Friday, 11 July 2008

Getty to sell images from Flickr

Earlier this week, it was announced that Getty was going to sell photos from Flickr.  From the reports, it seems that the Flickr photos will form part of a new portfolio which will be in the macrostock pricing area.  It has been ruled out that these will be sold through iStock or be sold at microstock prices.

Commission is to be standard commissions rates for Getty photographers which is apparently between 20 and 40% depending on the type of licence etc.

The scheme is to be by invitation and from what I understand, it is on a photo by photo basis, not a photographer by photographer basis.  Many have said that this is going to be an issue because of jealousy at Flickr and it may change the community feel there. 

I see it as a problem but for another reason.  This is based on my experience at iStock.  They want large photos of high quality and if required are model released.

At Flickr, people don’t always upload their largest size as most photos aren’t even viewed as full screen size let alone 100%.

Quality may be as high if not better than iStock but I don’t see an easy way form them to check unlike the the iStock approval process (I will leave them to figure out the technology to do this, but a photo with 100+ faves may actually have noise at 100% or have a sensor spots or a persons face in the background). 

This brings me to my last point which is this new portfolio wont have people shots.  Flickr is a community site so photographers will upload photos of people – however, they wont get model releases for them as they have no current need to.  And since this is an invite only scheme, you are not going to go to the hassle of getting model releases, removing noise etc if the chance of your photo being noticed and invited in is small.

The real benefit in this scheme is for Getty.  If they have buyers for a type of photo, but don't have that type of photo, they will search Flickr on the buyers behalf and then take a 60%-80% commission for selling it where as currently, the buyer doesn’t find it on Getty so goes to Flickr and buys it direct from the photographer.

For more commentary from difference perspectives see:

Lee Torens (microstock photographer) here

Thomas Hawk (Flickr power users) here and here

PDN Pulse (photography news) here

Techcrunch (Tech news) here

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Saturday, 5 July 2008

Plagiarised photos

I found an interesting post at PDNpulse about Blog readers catch Plagerizing Photographer.

It was quite interesting as the readers of the blog identified that a photographer was copying photos taken by other photographers.  there was an uproar (maybe an overstatement) and the photographer has taken the photos down.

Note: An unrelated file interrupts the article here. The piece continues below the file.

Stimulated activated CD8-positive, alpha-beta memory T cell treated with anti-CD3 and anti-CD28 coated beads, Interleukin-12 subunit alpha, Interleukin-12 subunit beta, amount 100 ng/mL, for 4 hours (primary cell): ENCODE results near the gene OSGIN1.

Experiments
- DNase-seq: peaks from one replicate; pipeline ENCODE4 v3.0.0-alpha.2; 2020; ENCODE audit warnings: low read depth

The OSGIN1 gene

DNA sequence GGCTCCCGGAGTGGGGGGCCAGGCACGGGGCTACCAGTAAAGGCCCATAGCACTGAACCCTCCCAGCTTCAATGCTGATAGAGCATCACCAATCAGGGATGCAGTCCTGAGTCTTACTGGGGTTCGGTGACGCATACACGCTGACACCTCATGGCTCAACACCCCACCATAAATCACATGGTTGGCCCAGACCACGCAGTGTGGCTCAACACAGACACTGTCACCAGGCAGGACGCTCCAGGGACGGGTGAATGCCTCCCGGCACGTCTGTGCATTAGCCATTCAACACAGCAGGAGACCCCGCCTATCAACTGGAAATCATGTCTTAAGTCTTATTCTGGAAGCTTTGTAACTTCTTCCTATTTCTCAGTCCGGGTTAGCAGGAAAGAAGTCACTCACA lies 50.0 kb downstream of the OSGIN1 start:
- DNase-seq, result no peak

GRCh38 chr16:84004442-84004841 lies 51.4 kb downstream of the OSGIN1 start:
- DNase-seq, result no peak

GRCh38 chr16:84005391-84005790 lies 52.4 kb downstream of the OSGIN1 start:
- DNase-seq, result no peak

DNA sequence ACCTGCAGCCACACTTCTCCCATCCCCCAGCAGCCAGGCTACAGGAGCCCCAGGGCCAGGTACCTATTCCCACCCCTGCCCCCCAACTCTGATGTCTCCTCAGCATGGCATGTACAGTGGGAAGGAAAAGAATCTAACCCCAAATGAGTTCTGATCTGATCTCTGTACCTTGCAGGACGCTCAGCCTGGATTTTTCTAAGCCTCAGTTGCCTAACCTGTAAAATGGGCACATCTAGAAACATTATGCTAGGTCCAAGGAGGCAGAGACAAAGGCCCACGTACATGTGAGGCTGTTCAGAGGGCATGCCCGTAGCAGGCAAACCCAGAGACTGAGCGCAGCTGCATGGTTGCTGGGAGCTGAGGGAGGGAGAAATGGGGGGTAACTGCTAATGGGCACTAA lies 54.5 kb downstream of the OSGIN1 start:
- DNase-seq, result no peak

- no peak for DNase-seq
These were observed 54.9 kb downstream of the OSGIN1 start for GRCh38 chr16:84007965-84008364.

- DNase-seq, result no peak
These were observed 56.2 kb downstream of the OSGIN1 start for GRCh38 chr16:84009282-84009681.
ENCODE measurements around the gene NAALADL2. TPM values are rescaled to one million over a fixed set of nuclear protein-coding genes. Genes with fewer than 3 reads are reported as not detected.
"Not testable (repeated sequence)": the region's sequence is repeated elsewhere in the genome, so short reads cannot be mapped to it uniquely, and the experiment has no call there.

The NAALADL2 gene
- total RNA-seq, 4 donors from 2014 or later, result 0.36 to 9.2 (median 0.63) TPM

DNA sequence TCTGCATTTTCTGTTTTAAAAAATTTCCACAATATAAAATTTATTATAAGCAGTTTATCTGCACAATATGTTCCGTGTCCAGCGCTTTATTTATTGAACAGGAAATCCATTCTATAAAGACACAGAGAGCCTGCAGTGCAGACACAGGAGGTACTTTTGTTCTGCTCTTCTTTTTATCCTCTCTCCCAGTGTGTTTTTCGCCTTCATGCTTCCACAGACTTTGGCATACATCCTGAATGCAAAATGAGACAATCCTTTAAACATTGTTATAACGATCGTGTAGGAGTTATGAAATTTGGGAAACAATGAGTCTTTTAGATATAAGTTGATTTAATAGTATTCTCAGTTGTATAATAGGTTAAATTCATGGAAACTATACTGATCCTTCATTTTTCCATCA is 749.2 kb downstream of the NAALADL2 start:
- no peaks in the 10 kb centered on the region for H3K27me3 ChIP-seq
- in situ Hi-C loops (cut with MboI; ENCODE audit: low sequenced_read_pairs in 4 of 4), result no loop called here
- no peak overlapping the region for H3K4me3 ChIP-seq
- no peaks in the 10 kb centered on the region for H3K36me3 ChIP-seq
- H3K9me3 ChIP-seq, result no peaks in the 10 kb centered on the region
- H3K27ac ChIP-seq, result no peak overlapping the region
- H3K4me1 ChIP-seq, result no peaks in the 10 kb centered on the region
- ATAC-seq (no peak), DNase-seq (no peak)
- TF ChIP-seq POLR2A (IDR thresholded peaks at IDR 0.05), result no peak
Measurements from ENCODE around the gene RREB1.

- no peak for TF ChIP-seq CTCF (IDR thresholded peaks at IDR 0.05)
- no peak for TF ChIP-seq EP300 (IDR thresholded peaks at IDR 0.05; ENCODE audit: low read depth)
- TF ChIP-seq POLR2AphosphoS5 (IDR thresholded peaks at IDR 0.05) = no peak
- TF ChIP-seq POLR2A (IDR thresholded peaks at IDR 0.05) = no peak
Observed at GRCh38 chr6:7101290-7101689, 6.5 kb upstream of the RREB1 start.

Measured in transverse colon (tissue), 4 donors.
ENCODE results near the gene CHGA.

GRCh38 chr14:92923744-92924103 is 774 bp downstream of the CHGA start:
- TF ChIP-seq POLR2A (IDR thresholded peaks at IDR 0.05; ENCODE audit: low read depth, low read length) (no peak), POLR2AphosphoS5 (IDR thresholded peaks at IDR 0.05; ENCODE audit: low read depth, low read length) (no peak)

Makes you wonder about microstock.  Do a search for jumping fish and you will find photos taken by Yuri, G Cohen, khz, velychko, K Brown, mikdam, lisagagne (I stopped looking but I am sure there were more and that was only searching shutterstock and istock).  Did anyone notice two of the biggest names in microstock in that list. 

None of microstock versions that I linked to above are exact copies like the ones listed in blog above, but they are very close.  So how far can you go with derivative works?

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Friday, 4 July 2008

Do professional photographers struggle with microstock?

Lee Torrens has posted a great blog on the 10 reasons why professional photographers often struggle with microstock.  Lee makes some great points so go have a read.  It is getting some good comments as well. 

I think the biggest one is #10 They want microstock to fail.  Of course they do.  They have gone from selling photos for $100s if not $1000s of dollars and are now getting 30c.  But in some cases the photos isn’t worth $100.  A picture of an apple is not worth that much and that has stopped small businesses using photography in their publications (see here)


Lees article was also picked up at PDNPulse with their blog “Do professionals want microstock to fail” which despite the title, focuses on reason #4 Do you know who I am? and discusses the point that all the reputation and respect they have built up in the industry disappears when they have to compete on an equal footing with amateurs with point and shoot cameras (my words not the articles).

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Tuesday, 1 July 2008

Microstock Photography results for June 2008

Another slow month – slower than last month.  I uploaded about 10 photos at all sites which seemed to pick Shutterstock up but the rest are just falling into the mid year slow down.  Have got some more photos ready to upload so will see if I can get some more up in July.

Below are percentages for the month to show how I have been going:

28% shutterstock
14% dreamtime
9% Fotolia
18% istockphoto
4% bigstockphoto
9% 123RF
16% StockXpert
2% Featurepics

Previous results for 2008:

May 2008 Earnings
April 2008 Earnings
March 2008 Earnings
Feb 2008 Earnings
Jan 2008 Earnings

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